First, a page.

Wendy Knowlton said...

It takes real courage to speak the truth. You are the bravest person I know!

Anonymous said...

Please don't feel badly Dave. I think I would have done the same. You are such an advocate, often speaking for those that can't. The dogs are no different. The man can make choices and decisions. Perhaps some less that stellar decisions have him where he is sitting on the street. Perhaps not. My heart goes out to him, feeling unseen, perhaps unloved. But my heart would go out more to the dogs in that situation. The dogs that have no choice in the street post. The dogs bound to him by a leash, and hopefully by their faithful love. I'm sure it is no surprise that those on assistance often receive more funds if they have a dog (pet). Often those that exist on such meager money find this extra amount much needed. Unfortunately, that means the funds do not trickle down to the ones they were meant for...the dogs. I admit, this is a sore spot for me. A pet is a luxury. They require medical care and good food, warmth and cool. Sleeping on hard ground is not good for them. Not having fresh water is not good for them. Eating people scraps/garbage is not good for them. Not being able to evacuate their bowels and bladder when needed is not good for them. Walking on icy/salted or burning hot cement is not good for them. Fleas and lice antagonize them. Many shelters will not take them. They are not there by choice. Do they offer companionship and perhaps protection? No doubt. But shouldn't such faithfulness be noted and rewarded with care? If you cannot care for your animals, meet their needs, sorry, you should not have them. Perhaps it is the time of the fellow's life to concentrate on himself and not drag the dogs with him on the journey. Although I can understand your prick of conscience, I believe that the kindness you showed to both is outstanding. Thanks for continuing to speak for those that can't!!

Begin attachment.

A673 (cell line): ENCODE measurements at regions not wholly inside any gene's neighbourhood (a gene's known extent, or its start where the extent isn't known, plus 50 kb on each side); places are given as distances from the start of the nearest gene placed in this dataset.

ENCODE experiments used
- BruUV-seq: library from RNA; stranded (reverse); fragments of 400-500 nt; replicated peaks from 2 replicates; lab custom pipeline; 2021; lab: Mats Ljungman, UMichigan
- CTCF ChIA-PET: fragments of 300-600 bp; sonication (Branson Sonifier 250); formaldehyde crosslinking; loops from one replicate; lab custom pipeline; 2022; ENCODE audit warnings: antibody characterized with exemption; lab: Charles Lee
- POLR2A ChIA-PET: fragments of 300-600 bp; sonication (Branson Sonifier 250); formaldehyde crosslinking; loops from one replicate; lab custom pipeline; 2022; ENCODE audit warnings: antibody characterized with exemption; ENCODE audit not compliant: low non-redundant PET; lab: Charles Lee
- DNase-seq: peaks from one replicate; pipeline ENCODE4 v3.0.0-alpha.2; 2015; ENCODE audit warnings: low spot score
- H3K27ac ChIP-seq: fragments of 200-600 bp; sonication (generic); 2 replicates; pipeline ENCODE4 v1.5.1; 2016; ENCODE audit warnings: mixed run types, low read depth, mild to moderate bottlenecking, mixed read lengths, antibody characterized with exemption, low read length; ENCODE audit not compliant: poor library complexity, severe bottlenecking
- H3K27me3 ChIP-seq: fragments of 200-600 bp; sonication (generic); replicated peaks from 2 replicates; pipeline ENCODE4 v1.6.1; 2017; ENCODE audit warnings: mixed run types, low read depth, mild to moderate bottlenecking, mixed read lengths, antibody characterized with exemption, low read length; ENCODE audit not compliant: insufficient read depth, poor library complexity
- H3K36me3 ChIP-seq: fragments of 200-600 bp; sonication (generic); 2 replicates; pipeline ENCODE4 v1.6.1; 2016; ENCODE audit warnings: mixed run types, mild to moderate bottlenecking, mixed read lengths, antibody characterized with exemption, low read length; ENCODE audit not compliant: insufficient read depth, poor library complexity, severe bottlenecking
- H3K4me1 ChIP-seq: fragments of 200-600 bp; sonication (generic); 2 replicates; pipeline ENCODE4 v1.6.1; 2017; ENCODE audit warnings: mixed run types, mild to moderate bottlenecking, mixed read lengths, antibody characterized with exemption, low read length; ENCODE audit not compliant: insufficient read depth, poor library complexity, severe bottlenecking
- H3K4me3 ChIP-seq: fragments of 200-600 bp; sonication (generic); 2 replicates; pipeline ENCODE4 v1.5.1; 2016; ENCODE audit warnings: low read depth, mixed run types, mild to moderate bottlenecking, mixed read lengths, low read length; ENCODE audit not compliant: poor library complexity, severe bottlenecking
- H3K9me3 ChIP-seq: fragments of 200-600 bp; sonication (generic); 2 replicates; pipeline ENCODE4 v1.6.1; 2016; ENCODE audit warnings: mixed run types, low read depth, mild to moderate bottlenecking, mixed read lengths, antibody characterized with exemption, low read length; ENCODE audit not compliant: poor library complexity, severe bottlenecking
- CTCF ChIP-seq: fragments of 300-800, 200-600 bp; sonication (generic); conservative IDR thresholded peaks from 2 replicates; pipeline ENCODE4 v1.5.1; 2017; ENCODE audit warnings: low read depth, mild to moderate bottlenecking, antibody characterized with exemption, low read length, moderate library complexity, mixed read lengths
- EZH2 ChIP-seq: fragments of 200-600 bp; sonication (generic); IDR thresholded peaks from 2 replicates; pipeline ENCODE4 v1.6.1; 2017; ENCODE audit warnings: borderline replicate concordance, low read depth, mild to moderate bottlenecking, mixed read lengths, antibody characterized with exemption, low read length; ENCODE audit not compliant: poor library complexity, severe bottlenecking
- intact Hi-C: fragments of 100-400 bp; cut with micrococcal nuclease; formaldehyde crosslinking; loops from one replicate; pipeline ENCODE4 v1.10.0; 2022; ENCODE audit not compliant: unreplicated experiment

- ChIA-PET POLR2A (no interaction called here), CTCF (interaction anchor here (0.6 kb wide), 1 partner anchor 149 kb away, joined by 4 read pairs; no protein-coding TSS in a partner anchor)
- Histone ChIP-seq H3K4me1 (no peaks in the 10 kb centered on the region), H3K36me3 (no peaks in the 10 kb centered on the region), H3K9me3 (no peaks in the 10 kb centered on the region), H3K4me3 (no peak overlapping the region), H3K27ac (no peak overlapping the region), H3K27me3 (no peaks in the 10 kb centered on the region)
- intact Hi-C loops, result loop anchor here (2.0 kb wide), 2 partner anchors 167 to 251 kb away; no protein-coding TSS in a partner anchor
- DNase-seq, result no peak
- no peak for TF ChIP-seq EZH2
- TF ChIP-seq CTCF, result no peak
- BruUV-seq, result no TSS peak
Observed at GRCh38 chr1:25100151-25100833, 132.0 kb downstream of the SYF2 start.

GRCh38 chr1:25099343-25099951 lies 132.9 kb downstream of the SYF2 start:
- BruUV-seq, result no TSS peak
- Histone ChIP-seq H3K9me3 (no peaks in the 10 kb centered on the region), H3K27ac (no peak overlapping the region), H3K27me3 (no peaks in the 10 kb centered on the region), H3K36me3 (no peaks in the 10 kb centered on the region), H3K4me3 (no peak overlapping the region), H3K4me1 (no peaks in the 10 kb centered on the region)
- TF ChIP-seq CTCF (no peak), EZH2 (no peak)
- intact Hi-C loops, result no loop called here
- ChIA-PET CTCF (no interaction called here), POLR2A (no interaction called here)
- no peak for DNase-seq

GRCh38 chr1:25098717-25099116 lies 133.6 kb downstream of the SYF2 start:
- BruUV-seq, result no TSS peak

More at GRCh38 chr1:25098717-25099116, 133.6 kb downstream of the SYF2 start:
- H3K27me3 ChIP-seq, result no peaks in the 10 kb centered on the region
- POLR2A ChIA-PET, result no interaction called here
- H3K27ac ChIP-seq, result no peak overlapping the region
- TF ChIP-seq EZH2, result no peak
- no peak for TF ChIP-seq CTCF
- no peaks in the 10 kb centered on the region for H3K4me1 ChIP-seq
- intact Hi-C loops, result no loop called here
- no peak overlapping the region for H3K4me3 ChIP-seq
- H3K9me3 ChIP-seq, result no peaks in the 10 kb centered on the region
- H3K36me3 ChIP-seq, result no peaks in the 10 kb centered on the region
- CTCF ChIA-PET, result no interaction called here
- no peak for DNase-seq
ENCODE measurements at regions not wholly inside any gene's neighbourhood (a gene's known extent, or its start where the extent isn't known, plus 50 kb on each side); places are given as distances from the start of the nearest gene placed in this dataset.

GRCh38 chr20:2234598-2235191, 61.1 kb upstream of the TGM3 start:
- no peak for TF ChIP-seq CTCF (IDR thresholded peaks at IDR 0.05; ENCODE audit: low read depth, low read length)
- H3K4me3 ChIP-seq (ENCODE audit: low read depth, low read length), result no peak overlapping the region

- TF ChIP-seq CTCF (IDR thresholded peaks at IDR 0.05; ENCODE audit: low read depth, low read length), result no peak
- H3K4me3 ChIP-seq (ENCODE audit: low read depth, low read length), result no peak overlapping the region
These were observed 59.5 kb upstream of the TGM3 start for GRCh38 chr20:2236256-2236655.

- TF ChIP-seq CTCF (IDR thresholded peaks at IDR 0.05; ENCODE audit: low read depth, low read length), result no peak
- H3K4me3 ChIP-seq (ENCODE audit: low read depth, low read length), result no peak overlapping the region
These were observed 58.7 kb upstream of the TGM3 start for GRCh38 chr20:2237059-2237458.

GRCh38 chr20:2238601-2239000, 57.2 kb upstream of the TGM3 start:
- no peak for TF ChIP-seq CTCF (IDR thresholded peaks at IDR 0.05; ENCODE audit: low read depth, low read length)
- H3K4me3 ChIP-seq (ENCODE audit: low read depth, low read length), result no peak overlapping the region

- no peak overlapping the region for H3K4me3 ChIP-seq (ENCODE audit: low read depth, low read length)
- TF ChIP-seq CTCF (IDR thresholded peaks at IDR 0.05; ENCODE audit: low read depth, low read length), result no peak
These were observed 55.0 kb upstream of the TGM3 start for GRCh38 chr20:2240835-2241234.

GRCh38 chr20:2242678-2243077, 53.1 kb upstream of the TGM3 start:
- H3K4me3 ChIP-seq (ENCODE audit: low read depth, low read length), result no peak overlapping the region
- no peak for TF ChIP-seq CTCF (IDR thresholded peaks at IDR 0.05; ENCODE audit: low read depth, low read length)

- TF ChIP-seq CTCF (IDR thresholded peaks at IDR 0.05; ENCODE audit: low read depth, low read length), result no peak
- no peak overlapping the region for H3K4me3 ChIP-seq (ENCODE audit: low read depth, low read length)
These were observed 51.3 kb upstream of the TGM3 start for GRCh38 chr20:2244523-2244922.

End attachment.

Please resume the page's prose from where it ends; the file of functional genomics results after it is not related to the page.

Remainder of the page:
Mary said...

People and the apparent instinct to nurture dogs are weird.

My stepdad is a musician, and when he was younger and had evening gigs in towns away from home, he would make a sort of busman's holiday of it and busk during the days as well. He travelled around in a camper van with his dog, and because he wasn't going to leave the dog in the van all day, she came with him.

He's pretty good. His guitars are not cheap, his PA equipment is substantial and well-maintained, it's obvious that he's entertaining for tips rather than begging for charity. During the day the dog - healthy, happy, glossy of coat and wet of nose - would sit with him, curled up on a blanket in a guitar case, with a dish of water and a chewy toy and a golf umbrella providing some shade.

And still, at least once a week, no matter what town he was in, people would give him a couple of tins of the supermarket Basic Value dogfood "for the poor doggie."

We never did manage to decide whether the skewing happens at the eyeballs or the brain.